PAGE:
I first covered Devon Energy (NYSE:DVN) back in October 2013 and I recommended the exploration company based on its low valuation and strong expected production growth for investors seeking exposure to the fracking boom in the United States. Devon Energy was quoting at just about $60 per share and I suggested that the company was facing a couple of catalysts (including the combination of Devon's and Crosstex's midstream assets) that could drive the share price higher.
Devon's share price rose quickly to over $65 per share after I wrote about the company, but started an extended period of consolidation shortly after. Devon Energy now quotes at $63.78, not too far away from its 52-week High at $66.92.
Shares of the independent oil- and gas company have returned 19% over the last twelve month with a majority of that performance earned in February 2014 alone.
Compared to other large-cap exploration companies, Devon Energy is still an interesting oil- and gas bet because the company lags its peers in performance. Over a five-year measurement period, Devon Energy has the worst performance of the all companies in the peer group: A plus of only 60%. Chesapeake Energy (NYSE:CHK) gained 82%, Occidental Petroleum (NYSE:OXY) 90%, Anadarko Petroleum (NYSE:APC) 155% and Marathon Oil (NYSE:MRO) 169%.
Portfolio upgrade a major catalyst
On February 28, 2014 Devon Energy reported that it acquired highly promising Eagle Ford assets from GeoSouthern Energy:
OKLAHOMA CITY--(BUSINESS WIRE)--Feb. 28, 2014-- Devon Energy Corporation today completed its previously announced acquisition of Eagle Ford assets from GeoSouthern Energy. Devon has acquired 82,000 net acres located in DeWitt and Lavaca counties in Texas. This world-class light-oil position is delivering outstanding well results offering some of the highest rate-of-return drilling opportunities in North America.
The Eagle Ford shale is a high-impact drilling theater and clearly profits from its proximity to first-class energy infrastructure (pipeline-, storage- and refinery capacity). Devon Energy intends to invest $1.1 billion in the current fiscal year and plans on drilling more than 200 wells. I think this transaction is a major catalyst for Devon Energy and should translate into meaningful production growth in 2014 and beyond.
Devon Energy is still the best-priced oil- and gas company in the sector. The company trades less than ten times earnings and compares favorably against a peer group average P/E ratio of 12.42 (see below).
Devon Energy's low P/E ratio translates into an initial earnings yield of 10.2%. Low P/E ratios often reflect a higher margin of safety compared to other companies in the sector that trade at meaningfully higher multiples.
Chesapeake Energy has become my second favorite company in the exploration sector because it restructures its balance sheet, reduces capital expenditures and focuses on non-core asset sales. As such, Chesapeake Energy has become somewhat of a restructuring play and I think the company makes a very solid value proposition especially considering that Carl Icahn holds a 10% stake in the company and might flex his activist muscle.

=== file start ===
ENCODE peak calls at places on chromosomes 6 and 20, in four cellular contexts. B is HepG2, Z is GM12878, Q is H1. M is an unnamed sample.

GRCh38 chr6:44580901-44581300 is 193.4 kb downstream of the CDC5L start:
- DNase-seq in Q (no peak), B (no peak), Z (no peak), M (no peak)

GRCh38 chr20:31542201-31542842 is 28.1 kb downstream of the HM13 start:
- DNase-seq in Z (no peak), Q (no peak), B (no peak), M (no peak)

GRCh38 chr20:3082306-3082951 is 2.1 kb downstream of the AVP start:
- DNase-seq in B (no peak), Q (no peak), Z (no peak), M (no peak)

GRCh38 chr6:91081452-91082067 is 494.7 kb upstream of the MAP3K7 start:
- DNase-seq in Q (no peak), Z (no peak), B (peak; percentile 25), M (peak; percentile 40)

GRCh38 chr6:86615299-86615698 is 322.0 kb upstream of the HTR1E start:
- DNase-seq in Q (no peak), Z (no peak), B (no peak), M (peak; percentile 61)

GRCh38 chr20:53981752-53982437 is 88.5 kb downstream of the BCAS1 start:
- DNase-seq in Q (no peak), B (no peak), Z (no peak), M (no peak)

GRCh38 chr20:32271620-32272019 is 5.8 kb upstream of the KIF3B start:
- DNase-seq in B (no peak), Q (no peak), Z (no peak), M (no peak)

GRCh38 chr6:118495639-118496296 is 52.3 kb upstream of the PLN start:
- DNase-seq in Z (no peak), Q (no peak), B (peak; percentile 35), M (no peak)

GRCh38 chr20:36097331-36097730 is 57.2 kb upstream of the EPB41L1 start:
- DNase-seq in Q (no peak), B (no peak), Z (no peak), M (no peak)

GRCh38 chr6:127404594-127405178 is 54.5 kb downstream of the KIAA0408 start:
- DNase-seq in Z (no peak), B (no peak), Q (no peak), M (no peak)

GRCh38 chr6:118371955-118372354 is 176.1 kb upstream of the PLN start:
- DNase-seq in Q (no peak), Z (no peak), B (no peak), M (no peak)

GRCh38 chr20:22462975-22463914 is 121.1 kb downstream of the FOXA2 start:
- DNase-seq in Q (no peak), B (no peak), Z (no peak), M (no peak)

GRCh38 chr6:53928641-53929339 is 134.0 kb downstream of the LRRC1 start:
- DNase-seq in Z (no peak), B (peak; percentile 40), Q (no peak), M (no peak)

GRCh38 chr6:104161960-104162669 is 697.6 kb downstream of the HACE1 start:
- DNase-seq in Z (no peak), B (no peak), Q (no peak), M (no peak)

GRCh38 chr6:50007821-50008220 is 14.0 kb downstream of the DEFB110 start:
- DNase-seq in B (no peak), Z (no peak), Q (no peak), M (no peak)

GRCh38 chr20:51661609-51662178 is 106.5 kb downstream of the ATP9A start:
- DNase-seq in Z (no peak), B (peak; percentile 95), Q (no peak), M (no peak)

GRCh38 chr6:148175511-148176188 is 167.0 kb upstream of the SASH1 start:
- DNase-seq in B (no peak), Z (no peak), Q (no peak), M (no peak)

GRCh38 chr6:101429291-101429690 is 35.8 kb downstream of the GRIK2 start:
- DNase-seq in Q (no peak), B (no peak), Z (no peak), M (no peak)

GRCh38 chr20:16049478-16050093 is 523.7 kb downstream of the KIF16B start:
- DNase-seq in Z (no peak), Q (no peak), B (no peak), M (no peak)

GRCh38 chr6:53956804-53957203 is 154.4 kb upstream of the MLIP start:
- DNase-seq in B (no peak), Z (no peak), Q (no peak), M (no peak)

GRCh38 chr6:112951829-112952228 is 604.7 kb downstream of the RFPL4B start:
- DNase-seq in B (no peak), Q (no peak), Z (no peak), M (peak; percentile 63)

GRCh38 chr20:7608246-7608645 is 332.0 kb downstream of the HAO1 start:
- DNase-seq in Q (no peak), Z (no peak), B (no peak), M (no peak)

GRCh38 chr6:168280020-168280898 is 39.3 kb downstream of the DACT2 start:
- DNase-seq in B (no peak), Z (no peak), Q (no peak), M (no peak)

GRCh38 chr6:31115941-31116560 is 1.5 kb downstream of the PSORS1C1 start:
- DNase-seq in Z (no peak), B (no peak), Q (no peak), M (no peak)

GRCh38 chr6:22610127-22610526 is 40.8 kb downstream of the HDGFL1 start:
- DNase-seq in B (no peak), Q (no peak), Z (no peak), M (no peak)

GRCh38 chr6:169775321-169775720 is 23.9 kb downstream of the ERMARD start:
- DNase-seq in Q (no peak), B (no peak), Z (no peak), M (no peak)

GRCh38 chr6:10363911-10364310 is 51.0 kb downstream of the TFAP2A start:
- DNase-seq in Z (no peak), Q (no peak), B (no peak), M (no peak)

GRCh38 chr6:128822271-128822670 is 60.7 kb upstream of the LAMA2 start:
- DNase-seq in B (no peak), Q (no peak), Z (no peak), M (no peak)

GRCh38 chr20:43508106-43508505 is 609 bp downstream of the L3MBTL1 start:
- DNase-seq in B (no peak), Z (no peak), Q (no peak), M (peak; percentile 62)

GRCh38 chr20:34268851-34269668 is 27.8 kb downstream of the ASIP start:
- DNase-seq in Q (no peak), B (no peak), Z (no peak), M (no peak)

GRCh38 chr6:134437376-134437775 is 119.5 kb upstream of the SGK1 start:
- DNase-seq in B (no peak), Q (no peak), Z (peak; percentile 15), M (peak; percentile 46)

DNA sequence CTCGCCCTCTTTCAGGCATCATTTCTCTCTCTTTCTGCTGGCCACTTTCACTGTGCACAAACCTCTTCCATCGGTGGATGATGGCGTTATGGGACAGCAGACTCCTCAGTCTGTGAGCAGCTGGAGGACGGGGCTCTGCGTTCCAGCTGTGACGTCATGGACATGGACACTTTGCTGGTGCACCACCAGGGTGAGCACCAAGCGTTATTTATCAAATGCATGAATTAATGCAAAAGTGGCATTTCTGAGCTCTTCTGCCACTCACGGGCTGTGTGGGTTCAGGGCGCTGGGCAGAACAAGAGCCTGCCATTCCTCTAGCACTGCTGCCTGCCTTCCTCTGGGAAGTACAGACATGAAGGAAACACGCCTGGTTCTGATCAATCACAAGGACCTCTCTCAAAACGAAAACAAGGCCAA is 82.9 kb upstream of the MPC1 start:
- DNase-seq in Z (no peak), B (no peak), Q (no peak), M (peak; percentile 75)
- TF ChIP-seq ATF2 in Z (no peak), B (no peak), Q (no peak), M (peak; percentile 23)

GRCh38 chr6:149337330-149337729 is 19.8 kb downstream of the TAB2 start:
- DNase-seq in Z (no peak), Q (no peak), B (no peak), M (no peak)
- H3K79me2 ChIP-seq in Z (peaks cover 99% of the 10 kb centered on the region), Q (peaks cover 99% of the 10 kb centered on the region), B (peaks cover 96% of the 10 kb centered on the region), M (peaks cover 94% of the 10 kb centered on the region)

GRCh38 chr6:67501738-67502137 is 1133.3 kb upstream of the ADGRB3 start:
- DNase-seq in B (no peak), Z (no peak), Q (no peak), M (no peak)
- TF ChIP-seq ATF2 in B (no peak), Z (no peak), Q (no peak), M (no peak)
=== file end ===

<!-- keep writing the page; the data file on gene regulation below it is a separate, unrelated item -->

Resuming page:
(Source: Achilles Research, Finviz.com)
Clearly, Devon Energy (or any other company in the oil- and gas exploration sector) should not be bought for its dividend yield. The chart below compares the dividend yields of the companies in the peer group. With a peer group average dividend yield of 1.77% the sector doesn't lend itself to income-seeking investors. Those folks are better advised to seek out income opportunities in the master limited partnership sphere (for instance, here).
Devon Energy currently pays investors a dividend of $0.22 per share translating into an annualized forward dividend yield of 1.38%. The majority of gains for shareholders will likely come from capital appreciation, not Devon Energy's dividend yield.
(Source: Achilles Research, Finviz.com)
A summary table with key valuation metrics is provided below:
I think it often pays to look at companies that have previously underperformed. Many high-flyer stocks exhibit high equity valuations (for instance, Anadarko Petroleum) and I think this oftentimes limits further appreciation potential. Devon Energy, on the other hand, exhibits a comparatively low valuation and promising production growth prospects: Its $6 billion acquisition of low-risk Eagle Ford development assets should provide substantial production- and EPS boosts in the coming quarters. If the company releases promising drilling results with respect to its newly acquired assets in 2014, I expect further momentum in shares of Devon Energy and potentially new 52-week Highs. Strong, long-term BUY.
Disclosure: I am long DVN, CHK. I wrote this article myself, and it expresses my own opinions. I am not receiving compensation for it (other than from Seeking Alpha). I have no business relationship with any company whose stock is mentioned in this article.